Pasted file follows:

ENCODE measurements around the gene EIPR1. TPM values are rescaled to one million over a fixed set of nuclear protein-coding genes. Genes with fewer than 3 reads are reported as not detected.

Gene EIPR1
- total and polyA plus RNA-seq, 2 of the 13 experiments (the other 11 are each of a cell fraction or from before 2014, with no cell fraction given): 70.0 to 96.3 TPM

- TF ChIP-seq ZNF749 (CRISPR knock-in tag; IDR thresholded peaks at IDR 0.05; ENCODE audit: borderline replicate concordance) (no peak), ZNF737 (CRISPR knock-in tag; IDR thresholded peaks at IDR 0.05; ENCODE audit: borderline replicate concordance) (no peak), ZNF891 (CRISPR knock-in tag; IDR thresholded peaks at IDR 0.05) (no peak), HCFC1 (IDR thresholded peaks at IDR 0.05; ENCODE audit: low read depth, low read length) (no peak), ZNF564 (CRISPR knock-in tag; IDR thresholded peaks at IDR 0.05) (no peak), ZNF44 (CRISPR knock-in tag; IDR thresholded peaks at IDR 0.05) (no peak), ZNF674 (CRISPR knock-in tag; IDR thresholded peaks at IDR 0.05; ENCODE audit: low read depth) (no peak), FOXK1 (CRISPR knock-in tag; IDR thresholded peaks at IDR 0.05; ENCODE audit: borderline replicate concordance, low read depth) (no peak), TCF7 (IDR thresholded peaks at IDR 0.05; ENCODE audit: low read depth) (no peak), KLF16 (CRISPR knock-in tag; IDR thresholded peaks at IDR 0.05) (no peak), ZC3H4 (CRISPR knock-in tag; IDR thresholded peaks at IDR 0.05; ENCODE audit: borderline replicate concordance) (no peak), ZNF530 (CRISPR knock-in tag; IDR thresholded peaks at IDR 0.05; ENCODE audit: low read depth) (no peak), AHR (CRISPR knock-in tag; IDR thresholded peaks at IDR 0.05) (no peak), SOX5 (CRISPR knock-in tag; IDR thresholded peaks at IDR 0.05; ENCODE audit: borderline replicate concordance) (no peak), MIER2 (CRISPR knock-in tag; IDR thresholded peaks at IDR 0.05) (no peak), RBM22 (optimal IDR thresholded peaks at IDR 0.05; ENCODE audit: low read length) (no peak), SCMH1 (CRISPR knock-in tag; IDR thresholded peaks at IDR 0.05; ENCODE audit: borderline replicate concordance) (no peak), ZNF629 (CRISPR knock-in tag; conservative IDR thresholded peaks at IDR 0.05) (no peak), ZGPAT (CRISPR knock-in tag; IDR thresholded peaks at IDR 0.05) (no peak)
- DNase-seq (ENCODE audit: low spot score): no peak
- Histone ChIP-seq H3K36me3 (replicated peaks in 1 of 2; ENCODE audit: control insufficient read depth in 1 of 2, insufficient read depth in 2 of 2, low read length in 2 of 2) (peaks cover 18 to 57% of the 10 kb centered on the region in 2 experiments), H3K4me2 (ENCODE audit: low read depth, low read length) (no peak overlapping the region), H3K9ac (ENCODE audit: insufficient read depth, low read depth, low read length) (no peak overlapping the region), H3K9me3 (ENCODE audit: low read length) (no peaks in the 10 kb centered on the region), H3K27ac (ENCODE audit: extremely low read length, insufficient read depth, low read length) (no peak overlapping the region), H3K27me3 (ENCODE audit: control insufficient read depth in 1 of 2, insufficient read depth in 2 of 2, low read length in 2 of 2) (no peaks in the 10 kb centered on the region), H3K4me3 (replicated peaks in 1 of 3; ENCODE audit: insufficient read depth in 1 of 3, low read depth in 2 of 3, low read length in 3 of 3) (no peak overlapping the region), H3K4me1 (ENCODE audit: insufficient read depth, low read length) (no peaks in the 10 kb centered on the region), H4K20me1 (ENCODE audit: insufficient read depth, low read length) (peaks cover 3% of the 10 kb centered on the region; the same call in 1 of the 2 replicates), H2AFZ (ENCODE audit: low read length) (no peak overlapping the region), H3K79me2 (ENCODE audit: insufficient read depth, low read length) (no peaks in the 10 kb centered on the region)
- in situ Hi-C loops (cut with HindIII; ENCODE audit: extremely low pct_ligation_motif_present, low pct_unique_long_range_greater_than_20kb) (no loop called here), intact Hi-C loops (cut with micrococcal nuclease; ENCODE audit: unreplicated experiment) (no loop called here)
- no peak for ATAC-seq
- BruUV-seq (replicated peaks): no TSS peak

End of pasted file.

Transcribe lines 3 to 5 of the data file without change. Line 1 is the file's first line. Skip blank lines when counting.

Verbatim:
- total and polyA plus RNA-seq, 2 of the 13 experiments (the other 11 are each of a cell fraction or from before 2014, with no cell fraction given): 70.0 to 96.3 TPM

- TF ChIP-seq ZNF749 (CRISPR knock-in tag; IDR thresholded peaks at IDR 0.05; ENCODE audit: borderline replicate concordance) (no peak), ZNF737 (CRISPR knock-in tag; IDR thresholded peaks at IDR 0.05; ENCODE audit: borderline replicate concordance) (no peak), ZNF891 (CRISPR knock-in tag; IDR thresholded peaks at IDR 0.05) (no peak), HCFC1 (IDR thresholded peaks at IDR 0.05; ENCODE audit: low read depth, low read length) (no peak), ZNF564 (CRISPR knock-in tag; IDR thresholded peaks at IDR 0.05) (no peak), ZNF44 (CRISPR knock-in tag; IDR thresholded peaks at IDR 0.05) (no peak), ZNF674 (CRISPR knock-in tag; IDR thresholded peaks at IDR 0.05; ENCODE audit: low read depth) (no peak), FOXK1 (CRISPR knock-in tag; IDR thresholded peaks at IDR 0.05; ENCODE audit: borderline replicate concordance, low read depth) (no peak), TCF7 (IDR thresholded peaks at IDR 0.05; ENCODE audit: low read depth) (no peak), KLF16 (CRISPR knock-in tag; IDR thresholded peaks at IDR 0.05) (no peak), ZC3H4 (CRISPR knock-in tag; IDR thresholded peaks at IDR 0.05; ENCODE audit: borderline replicate concordance) (no peak), ZNF530 (CRISPR knock-in tag; IDR thresholded peaks at IDR 0.05; ENCODE audit: low read depth) (no peak), AHR (CRISPR knock-in tag; IDR thresholded peaks at IDR 0.05) (no peak), SOX5 (CRISPR knock-in tag; IDR thresholded peaks at IDR 0.05; ENCODE audit: borderline replicate concordance) (no peak), MIER2 (CRISPR knock-in tag; IDR thresholded peaks at IDR 0.05) (no peak), RBM22 (optimal IDR thresholded peaks at IDR 0.05; ENCODE audit: low read length) (no peak), SCMH1 (CRISPR knock-in tag; IDR thresholded peaks at IDR 0.05; ENCODE audit: borderline replicate concordance) (no peak), ZNF629 (CRISPR knock-in tag; conservative IDR thresholded peaks at IDR 0.05) (no peak), ZGPAT (CRISPR knock-in tag; IDR thresholded peaks at IDR 0.05) (no peak)
- DNase-seq (ENCODE audit: low spot score): no peak